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Guest
Posted: Thursday, February 07, 2013 11:56:23 AM

Rank: Lurker

Joined: 12/1/2006
Posts: 470,130
Generally we in the USA have a lot happening in the Economy, we had a drop into negative territory in our GDP. Our Unemployment has been above 7.8 percent for the last 49 months. Our new National Debt is 16.5 Trillion and going up a Trillion a Year. USDA runs a food program that helps to feed over 47,525,329 and is adding 11,133 New Recipients a Day. More people are going onto the Social Security Disability each month that are finding work. The last item is that the US Labor Participation Rate is near 30 year lows.

So from here how do we get this thing turn around. We in the USA voted to Spend 8.5 Trillion on stimulus in the last four years.
Rembacher
Posted: Thursday, February 07, 2013 2:41:49 PM

Rank: Forum Guru

Joined: 10/16/2008
Posts: 1,101
This is a tough one to answer. There really isn't an easy solution at this point. So many different things have combined to create this situation, many of which are still ongoing problems. Fixing one of them creates a bigger problem somewhere else. The US needs to cut its deficit, but if it cuts its spending now, it will cause more unemployment, which is already a problem. So the other way to cut the deficit is to increase taxes, but depending on the tax, that can impede economic growth as well.

Personally, the first thing I would do is cut military spending in half. It might be a harsh reality check, but the United States of America can no longer afford to have a military which is generations ahead of other countries. Reducing from spending more than all other countries combined, to spending more than any one country, would free up billions of dollars which could be used elsewhere.

The second thing I would do is increase infrastructure spending through a stimulus program. This was a very effective way for the government of Canada to stimulate the economy, and it would work in the US as well. The Canadian model called for communities to submit proposals to the federal government, and the approved projects received funding to upgrade infrastructure they hadn't been able to upgrade previously. Upgrades to bridges, highways, sewer systems, power and communications lines, and many other major projects are often put off due to a lack of funds. Giving money to local governments for these projects not only creates employment for the people doing the upgrades, but also creates business for the companies in the area who will supply the materials, tools, and administrative services for these ventures. It also creates more people in the community with money to spend on food, new clothes, cars, and other personal items. Plus, these are not just "make work" projects. Upgraded infrastructure benefits the society for years, decades, in some cases. Long after the economy has recovered and the stimulus is no longer needed.

The third thing I would do is increase income tax on anyone earning over $100,000 per year. The people of the US have had over 4 years since the crash in 2008 to show that low taxes can spur the economy, and its clear that is not working. Increasing income tax on those who can afford it allows the government to be able to afford to help the less fortunate in society.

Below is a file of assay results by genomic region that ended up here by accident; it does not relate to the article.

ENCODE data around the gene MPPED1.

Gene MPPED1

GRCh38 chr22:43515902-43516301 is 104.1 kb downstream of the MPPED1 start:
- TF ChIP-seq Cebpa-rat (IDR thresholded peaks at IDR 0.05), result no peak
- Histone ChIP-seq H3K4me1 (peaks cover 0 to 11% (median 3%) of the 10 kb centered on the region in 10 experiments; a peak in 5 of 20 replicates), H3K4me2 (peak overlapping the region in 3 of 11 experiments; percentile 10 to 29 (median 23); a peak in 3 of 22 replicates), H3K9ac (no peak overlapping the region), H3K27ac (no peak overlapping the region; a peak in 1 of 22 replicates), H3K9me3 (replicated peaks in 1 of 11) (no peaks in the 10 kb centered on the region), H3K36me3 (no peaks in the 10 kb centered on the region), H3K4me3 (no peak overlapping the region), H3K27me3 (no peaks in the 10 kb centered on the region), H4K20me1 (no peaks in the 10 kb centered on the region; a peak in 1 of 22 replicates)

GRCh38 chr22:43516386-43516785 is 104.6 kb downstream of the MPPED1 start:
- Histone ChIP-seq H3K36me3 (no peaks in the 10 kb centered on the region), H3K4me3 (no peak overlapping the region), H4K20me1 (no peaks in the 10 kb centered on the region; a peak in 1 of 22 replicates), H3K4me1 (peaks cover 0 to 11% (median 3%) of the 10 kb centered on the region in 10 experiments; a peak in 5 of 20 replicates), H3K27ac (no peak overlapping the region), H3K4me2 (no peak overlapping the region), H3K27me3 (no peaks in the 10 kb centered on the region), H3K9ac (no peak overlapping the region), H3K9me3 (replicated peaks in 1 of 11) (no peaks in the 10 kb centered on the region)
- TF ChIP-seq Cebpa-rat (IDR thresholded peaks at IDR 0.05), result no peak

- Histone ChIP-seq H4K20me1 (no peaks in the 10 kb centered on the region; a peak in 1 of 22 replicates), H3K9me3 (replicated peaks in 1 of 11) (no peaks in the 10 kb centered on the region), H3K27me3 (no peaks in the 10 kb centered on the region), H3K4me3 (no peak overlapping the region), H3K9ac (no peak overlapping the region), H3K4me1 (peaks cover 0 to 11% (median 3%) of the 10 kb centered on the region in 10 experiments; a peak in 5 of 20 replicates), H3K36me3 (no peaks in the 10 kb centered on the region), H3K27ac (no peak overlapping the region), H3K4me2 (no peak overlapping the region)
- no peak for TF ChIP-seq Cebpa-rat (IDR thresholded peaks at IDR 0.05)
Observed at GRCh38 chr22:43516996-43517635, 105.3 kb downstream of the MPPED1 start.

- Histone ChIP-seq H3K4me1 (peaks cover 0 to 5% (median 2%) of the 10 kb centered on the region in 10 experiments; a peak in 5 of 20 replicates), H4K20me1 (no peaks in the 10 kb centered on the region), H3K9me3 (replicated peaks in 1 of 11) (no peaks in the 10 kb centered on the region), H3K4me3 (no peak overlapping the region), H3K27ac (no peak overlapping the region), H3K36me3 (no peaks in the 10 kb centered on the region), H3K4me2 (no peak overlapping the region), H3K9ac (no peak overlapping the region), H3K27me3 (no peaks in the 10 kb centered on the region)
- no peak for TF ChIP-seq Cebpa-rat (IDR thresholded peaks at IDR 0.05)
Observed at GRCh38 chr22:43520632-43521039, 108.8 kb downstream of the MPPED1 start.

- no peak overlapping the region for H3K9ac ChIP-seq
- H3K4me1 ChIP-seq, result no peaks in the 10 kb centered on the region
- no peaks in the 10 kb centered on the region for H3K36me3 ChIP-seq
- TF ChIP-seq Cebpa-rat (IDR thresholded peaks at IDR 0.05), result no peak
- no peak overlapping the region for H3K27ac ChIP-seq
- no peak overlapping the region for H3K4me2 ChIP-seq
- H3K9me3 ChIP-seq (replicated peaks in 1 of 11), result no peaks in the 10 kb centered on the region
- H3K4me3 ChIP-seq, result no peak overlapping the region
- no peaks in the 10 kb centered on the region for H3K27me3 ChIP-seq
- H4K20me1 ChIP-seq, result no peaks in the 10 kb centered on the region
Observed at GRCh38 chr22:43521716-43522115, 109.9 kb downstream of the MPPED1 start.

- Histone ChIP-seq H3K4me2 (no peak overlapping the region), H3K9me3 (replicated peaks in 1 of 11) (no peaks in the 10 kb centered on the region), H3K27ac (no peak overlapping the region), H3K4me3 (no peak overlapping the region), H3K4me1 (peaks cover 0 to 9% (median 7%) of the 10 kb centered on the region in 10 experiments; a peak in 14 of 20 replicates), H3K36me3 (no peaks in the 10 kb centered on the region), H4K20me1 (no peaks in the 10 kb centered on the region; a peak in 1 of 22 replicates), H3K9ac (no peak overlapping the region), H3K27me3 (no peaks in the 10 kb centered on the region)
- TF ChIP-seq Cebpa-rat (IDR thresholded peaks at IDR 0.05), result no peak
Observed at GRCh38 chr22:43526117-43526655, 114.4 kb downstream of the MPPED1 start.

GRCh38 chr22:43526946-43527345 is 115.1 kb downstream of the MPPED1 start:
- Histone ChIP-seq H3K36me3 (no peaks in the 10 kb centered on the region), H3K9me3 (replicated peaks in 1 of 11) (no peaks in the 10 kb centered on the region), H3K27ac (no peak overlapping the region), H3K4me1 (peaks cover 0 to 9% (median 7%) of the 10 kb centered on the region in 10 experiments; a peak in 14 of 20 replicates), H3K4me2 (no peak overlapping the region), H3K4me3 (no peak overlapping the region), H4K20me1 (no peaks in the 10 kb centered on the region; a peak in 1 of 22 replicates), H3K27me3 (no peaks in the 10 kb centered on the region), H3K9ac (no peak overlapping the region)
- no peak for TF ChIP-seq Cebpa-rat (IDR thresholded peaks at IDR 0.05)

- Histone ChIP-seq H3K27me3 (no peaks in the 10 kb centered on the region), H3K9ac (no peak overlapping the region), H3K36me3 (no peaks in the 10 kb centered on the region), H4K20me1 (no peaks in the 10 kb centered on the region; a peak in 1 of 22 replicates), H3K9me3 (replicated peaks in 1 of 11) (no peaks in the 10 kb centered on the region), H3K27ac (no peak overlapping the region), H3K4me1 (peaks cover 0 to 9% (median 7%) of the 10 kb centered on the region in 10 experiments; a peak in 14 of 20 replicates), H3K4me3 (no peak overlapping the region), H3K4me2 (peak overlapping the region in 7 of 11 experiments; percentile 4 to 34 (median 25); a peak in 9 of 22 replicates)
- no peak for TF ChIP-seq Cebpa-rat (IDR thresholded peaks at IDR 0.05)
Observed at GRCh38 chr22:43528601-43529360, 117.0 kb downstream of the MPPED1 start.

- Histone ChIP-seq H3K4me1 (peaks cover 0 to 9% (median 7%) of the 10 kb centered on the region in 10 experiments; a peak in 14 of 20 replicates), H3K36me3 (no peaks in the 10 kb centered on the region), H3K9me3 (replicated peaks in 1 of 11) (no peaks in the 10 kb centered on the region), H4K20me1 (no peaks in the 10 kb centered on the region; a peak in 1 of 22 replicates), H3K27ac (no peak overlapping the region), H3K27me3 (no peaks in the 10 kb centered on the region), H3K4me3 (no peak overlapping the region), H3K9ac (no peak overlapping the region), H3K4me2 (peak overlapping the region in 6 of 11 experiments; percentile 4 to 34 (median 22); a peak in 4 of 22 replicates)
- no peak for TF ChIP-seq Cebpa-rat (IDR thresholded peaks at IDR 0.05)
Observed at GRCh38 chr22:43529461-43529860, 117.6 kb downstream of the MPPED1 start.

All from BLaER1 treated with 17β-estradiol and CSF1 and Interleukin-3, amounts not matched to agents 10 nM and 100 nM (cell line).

And the fourth thing I would do is implement a national health program. This program would cover the cost of regular visits to health care professionals, health care treatment (including a program to reduce the cost of medications for consumers), and addiction treatment while also including programs encouraging healthier lifestyles for everyone. If you can't afford to pay a doctor to heal you, you can't work. Or, worse than that, you show up to work every day and spread the disease to everyone else at work. And if you can't work, you can't pay taxes to help cover the cost of running the country. If you are strung out on meth, you can't work. And again, if you can't work, you can't pay taxes to help cover the cost of running the country. Maintaining a healthy population is critical to effective production.

After that, the suggestions get into things that are more complicated to outline. More stringent regulations for financial companies. More spending on green energy to cut down on rising fuel costs that cripple so many small companies. Tighter environmental regulations which ensure long term health of communities. Better labour laws to ensure a higher minimum wage for workers. Complete overhaul of the drug enforcement system to focus on prevention and rehabilitation rather than punishment through incarceration which is extremely expensive.

That's a start.
Guest
Posted: Thursday, February 07, 2013 3:11:04 PM

Rank: Lurker

Joined: 12/1/2006
Posts: 470,130
Personally, the first thing I would do is cut military spending in half." I agree, pull our war fighters out of South Korea and all of the Middle East.

I would allow those that have 401 k plans and are underwater in their homes to be allowed tax free to tap those funds and get right with their mortgages.

I would drop the requirement of minimum distributions from IRA's, today our older people are forced to take money out of these retirement plans once they reach 70 1/2.